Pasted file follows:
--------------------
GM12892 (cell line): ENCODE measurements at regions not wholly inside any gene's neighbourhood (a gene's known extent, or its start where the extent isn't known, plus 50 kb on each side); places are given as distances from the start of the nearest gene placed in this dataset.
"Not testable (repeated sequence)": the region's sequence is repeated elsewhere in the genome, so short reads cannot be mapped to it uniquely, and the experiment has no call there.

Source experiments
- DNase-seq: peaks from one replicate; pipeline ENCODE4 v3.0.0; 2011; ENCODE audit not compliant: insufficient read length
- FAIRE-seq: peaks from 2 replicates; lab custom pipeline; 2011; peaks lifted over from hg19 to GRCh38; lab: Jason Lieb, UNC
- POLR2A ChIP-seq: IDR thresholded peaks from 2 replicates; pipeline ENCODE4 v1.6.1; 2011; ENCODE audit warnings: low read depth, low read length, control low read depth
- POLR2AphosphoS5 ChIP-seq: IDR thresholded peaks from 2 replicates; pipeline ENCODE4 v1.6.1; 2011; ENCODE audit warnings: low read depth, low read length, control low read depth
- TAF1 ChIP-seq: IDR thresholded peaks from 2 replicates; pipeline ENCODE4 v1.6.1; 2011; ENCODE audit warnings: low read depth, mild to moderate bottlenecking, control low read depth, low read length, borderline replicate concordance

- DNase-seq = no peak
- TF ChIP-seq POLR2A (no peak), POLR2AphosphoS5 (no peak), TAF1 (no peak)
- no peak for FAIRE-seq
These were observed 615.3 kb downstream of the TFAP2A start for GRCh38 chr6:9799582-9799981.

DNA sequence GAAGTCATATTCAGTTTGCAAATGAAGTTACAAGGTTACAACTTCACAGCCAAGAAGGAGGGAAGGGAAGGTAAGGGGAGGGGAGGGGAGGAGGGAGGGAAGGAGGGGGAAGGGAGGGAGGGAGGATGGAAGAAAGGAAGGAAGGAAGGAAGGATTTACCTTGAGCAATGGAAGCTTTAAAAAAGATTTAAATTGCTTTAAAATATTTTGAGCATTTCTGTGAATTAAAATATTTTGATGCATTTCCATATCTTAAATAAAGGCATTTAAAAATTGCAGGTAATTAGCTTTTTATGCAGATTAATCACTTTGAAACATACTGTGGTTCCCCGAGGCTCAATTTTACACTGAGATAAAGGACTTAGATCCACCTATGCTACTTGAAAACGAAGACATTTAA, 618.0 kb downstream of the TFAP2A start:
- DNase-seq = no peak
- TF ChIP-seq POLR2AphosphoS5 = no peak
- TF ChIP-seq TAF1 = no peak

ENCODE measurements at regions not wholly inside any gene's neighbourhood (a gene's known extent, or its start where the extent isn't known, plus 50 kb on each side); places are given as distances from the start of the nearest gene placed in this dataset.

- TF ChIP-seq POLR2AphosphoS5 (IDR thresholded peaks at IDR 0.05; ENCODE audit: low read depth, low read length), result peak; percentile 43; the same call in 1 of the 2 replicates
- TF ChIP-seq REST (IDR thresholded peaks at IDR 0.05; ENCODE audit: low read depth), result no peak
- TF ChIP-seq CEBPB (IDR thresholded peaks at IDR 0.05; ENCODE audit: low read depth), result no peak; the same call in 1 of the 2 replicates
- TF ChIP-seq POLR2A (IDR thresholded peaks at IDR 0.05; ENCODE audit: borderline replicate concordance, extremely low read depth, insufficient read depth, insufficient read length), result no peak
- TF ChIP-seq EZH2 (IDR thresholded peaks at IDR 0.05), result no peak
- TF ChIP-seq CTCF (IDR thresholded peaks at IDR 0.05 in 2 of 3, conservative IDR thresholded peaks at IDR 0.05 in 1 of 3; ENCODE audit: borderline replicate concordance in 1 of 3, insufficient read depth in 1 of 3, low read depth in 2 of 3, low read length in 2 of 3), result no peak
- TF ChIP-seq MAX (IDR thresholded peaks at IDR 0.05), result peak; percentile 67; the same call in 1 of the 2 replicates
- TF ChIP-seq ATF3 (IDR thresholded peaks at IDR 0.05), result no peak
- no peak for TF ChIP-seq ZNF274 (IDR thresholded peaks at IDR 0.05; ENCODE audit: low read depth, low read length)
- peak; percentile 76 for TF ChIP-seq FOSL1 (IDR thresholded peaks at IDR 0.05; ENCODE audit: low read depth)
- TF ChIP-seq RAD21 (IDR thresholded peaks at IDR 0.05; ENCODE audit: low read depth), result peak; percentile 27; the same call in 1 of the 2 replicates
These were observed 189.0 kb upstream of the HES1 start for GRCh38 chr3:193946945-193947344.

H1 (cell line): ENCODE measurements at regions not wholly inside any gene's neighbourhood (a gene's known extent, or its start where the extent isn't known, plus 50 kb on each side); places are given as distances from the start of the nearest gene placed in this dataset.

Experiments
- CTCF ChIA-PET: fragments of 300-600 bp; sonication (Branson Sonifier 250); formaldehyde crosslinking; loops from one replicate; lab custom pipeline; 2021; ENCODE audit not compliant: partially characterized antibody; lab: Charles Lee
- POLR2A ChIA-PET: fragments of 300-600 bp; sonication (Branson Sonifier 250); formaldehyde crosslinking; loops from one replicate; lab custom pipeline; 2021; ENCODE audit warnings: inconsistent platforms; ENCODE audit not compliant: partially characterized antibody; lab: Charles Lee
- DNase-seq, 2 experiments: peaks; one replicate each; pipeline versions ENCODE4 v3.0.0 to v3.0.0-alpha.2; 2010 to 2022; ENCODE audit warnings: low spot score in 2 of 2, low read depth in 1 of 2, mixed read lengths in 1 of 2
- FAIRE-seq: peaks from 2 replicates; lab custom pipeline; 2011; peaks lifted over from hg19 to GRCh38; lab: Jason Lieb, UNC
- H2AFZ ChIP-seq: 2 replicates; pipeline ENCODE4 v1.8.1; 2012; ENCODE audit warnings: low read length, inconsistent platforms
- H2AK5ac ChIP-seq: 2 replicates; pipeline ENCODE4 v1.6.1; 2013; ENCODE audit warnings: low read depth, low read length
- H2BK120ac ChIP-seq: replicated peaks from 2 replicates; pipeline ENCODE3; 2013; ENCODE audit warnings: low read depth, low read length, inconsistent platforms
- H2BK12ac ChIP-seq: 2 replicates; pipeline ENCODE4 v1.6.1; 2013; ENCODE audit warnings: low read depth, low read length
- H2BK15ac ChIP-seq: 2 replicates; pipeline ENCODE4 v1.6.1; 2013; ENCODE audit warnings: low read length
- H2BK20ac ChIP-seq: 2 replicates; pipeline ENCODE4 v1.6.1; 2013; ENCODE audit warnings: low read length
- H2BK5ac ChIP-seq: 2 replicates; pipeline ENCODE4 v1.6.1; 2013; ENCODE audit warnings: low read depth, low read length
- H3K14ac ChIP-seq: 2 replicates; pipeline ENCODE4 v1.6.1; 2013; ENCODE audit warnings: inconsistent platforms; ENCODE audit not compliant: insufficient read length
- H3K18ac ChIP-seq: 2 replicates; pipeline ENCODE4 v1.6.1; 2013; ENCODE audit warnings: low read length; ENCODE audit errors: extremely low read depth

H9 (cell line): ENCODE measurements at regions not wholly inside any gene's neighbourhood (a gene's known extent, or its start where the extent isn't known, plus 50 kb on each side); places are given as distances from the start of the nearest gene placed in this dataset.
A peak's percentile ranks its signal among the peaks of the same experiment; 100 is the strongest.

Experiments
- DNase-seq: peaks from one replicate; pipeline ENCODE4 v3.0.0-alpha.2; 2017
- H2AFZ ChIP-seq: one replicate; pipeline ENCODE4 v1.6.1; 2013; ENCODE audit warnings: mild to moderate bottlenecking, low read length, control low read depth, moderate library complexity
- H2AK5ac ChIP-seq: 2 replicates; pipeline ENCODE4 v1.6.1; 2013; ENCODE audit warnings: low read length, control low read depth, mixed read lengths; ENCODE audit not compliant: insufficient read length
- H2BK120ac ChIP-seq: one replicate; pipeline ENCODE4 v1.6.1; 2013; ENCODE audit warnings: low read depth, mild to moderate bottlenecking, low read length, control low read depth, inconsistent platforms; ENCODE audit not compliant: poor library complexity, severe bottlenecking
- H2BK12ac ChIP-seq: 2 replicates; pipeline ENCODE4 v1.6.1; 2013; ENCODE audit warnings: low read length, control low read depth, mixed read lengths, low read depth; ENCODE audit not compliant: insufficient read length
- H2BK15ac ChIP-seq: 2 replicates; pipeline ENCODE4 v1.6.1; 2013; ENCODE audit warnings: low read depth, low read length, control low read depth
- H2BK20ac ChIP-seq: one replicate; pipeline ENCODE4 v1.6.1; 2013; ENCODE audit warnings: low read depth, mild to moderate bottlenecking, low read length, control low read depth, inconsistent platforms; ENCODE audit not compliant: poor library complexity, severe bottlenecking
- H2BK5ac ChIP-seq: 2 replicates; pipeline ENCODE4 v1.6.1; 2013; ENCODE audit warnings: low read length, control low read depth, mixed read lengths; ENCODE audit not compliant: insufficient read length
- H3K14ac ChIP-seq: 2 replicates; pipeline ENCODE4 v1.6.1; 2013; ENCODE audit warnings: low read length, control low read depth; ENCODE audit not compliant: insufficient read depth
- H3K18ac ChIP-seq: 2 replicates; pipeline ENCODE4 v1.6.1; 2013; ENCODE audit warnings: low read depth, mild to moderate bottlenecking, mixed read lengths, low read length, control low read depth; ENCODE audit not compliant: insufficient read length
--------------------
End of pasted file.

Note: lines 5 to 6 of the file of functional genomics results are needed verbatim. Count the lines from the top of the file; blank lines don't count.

- FAIRE-seq: peaks from 2 replicates; lab custom pipeline; 2011; peaks lifted over from hg19 to GRCh38; lab: Jason Lieb, UNC
- POLR2A ChIP-seq: IDR thresholded peaks from 2 replicates; pipeline ENCODE4 v1.6.1; 2011; ENCODE audit warnings: low read depth, low read length, control low read depth